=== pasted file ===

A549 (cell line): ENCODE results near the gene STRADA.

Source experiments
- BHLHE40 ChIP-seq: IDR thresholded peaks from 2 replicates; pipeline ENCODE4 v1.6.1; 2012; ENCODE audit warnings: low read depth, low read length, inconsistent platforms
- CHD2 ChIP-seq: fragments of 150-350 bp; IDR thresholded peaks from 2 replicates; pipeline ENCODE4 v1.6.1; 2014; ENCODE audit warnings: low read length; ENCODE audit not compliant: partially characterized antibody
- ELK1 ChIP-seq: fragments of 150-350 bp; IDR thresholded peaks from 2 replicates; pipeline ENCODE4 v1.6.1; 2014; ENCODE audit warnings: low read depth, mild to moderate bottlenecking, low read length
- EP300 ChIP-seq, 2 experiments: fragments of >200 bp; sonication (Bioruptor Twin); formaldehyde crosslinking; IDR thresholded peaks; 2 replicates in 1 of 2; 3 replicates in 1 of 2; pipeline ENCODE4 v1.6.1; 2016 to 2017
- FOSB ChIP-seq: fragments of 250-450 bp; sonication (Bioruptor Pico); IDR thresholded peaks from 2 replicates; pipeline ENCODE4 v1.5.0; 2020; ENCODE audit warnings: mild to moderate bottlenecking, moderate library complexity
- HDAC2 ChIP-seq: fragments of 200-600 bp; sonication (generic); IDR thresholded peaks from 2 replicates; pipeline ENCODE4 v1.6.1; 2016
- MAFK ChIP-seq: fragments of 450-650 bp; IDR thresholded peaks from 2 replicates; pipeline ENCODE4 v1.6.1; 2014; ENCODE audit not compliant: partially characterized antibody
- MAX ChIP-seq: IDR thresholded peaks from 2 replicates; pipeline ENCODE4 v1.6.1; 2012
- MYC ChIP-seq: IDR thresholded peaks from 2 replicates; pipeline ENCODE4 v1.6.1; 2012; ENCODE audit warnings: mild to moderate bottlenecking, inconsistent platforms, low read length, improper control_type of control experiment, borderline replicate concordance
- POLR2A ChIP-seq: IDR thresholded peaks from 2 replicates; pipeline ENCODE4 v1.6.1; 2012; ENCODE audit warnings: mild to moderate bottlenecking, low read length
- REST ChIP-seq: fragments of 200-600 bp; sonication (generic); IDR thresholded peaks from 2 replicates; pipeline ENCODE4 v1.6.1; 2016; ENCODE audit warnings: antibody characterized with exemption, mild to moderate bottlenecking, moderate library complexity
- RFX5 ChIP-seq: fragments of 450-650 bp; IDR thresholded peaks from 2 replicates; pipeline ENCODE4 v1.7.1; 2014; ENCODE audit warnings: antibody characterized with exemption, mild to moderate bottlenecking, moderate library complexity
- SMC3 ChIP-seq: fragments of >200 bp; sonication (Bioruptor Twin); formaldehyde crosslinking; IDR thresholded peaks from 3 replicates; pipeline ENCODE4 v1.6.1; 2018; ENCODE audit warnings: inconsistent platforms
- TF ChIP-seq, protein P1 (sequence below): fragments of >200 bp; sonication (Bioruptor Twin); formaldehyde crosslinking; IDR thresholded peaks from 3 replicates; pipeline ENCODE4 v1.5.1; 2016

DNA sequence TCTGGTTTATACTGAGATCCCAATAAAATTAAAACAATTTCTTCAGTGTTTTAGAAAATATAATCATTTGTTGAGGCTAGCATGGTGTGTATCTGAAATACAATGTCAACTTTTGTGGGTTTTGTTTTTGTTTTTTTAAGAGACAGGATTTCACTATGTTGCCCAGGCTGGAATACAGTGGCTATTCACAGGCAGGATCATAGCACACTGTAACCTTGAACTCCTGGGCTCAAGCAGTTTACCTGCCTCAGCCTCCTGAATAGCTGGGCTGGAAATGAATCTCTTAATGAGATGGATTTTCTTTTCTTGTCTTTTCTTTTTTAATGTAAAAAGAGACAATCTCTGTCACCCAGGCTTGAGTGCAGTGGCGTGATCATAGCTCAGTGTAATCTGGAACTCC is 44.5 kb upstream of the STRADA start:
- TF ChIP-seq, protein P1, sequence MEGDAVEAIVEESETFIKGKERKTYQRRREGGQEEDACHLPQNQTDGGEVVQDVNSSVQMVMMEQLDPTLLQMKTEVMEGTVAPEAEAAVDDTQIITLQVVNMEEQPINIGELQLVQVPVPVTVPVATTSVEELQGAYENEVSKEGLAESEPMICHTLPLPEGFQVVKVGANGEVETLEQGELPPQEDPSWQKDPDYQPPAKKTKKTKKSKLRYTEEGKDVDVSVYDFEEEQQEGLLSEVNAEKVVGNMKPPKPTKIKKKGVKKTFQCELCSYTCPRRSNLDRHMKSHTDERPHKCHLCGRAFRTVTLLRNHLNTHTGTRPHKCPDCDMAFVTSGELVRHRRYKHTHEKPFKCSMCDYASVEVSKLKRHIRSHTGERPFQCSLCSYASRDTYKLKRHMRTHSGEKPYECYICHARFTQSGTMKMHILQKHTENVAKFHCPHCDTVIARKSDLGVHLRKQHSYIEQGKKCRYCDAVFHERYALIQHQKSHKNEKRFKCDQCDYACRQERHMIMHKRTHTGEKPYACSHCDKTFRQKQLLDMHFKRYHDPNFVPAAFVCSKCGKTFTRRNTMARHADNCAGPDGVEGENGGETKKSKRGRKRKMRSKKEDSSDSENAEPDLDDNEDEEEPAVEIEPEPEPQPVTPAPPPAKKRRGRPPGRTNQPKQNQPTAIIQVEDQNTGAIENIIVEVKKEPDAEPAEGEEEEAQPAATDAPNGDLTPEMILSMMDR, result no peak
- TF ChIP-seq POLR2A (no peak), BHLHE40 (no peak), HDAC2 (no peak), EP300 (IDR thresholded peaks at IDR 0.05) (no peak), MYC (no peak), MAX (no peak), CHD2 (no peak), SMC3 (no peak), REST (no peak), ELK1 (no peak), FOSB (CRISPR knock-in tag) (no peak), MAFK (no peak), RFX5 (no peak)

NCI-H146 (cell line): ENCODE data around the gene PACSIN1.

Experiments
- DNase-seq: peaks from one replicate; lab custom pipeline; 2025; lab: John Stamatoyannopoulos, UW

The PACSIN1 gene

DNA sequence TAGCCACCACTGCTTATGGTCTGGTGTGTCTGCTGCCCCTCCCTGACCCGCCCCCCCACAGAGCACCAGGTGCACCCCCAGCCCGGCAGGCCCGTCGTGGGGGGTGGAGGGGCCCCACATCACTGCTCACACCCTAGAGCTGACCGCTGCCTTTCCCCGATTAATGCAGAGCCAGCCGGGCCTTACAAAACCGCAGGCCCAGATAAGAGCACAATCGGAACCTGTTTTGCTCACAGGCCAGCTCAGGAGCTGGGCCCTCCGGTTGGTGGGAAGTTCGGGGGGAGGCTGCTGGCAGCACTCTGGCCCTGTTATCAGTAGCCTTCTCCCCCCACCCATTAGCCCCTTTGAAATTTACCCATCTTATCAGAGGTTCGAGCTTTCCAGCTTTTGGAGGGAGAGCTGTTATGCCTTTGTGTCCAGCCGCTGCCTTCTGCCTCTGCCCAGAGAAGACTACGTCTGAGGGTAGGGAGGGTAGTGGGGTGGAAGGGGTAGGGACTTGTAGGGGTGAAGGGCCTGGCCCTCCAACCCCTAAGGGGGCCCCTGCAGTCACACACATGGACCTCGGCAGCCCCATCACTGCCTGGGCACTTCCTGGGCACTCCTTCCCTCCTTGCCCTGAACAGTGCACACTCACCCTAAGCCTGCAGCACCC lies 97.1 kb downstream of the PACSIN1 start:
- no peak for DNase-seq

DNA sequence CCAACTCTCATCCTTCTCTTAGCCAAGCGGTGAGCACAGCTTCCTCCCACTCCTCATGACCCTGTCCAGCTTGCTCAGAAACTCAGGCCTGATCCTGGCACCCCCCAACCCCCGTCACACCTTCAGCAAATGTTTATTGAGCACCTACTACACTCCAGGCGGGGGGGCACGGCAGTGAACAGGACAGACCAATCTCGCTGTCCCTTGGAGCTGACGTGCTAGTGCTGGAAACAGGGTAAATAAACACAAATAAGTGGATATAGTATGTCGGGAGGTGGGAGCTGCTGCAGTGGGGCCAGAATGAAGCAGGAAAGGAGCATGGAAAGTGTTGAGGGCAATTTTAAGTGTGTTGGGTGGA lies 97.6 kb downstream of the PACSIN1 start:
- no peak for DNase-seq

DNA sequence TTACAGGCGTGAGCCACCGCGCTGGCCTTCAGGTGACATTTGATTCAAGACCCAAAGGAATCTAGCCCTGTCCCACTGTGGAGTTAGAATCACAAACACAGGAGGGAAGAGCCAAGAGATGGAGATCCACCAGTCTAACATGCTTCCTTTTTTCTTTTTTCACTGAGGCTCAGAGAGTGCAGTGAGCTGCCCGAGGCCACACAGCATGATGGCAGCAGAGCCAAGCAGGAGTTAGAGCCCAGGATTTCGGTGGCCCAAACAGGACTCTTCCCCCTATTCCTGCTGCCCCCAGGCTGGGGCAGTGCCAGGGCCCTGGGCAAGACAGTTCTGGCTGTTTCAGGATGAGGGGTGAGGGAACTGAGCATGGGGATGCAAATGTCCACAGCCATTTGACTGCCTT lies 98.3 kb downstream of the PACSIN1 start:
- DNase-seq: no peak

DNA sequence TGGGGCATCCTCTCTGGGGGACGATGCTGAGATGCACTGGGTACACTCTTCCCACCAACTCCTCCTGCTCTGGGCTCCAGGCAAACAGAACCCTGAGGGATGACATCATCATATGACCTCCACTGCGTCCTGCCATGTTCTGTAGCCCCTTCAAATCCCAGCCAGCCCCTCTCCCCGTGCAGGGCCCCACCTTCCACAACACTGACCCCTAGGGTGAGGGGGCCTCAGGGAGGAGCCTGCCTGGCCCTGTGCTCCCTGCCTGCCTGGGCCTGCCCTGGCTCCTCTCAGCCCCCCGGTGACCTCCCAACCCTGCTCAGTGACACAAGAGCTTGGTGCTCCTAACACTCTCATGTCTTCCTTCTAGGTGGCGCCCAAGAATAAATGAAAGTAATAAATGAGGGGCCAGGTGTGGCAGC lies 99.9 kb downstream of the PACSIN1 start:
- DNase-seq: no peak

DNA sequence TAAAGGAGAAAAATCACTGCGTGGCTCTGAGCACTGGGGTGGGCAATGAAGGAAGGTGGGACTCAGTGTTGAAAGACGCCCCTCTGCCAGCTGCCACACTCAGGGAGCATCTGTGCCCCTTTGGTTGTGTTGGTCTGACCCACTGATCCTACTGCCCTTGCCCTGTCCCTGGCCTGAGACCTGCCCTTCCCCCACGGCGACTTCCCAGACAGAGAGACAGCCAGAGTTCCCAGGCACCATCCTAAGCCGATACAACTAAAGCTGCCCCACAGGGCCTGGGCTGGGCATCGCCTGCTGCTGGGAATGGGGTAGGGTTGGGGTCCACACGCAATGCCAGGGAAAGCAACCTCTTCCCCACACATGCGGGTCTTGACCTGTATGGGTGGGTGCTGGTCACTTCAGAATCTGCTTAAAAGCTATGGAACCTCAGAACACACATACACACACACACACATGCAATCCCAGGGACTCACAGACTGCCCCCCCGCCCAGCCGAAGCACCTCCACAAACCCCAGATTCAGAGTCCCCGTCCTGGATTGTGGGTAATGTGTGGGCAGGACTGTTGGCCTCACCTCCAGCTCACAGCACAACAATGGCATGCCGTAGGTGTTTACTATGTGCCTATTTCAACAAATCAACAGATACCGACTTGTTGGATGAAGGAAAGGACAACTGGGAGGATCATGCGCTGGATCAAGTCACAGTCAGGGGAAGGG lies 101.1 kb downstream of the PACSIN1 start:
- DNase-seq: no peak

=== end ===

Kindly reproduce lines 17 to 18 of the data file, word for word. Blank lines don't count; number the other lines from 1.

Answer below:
DNA sequence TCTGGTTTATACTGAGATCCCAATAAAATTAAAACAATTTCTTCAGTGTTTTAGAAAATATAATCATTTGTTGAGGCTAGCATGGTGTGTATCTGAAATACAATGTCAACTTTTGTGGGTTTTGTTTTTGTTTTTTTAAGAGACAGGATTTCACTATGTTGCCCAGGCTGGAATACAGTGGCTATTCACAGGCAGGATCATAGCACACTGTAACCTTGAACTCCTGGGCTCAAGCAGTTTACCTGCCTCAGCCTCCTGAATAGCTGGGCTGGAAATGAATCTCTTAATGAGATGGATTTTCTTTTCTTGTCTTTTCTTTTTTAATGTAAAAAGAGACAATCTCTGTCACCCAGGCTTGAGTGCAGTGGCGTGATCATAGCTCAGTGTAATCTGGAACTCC is 44.5 kb upstream of the STRADA start:
- TF ChIP-seq, protein P1, sequence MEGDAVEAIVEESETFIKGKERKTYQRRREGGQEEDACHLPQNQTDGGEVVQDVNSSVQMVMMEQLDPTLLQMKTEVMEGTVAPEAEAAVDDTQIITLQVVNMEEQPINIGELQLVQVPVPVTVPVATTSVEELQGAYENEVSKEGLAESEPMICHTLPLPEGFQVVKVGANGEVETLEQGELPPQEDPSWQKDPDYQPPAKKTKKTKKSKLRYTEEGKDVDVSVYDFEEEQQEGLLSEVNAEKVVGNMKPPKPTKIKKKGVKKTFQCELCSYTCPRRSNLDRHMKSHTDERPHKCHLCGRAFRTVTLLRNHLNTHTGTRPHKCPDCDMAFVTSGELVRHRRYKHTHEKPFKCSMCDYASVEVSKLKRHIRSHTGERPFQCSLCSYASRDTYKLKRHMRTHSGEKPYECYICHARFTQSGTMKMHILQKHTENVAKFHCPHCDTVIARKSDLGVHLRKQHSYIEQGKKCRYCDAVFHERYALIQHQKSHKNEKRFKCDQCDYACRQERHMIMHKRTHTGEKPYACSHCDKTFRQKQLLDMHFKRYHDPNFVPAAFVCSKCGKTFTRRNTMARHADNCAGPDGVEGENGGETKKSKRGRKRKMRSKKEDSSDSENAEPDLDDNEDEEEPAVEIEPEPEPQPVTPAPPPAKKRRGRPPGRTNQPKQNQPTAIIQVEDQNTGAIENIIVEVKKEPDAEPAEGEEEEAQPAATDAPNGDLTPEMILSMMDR, result no peak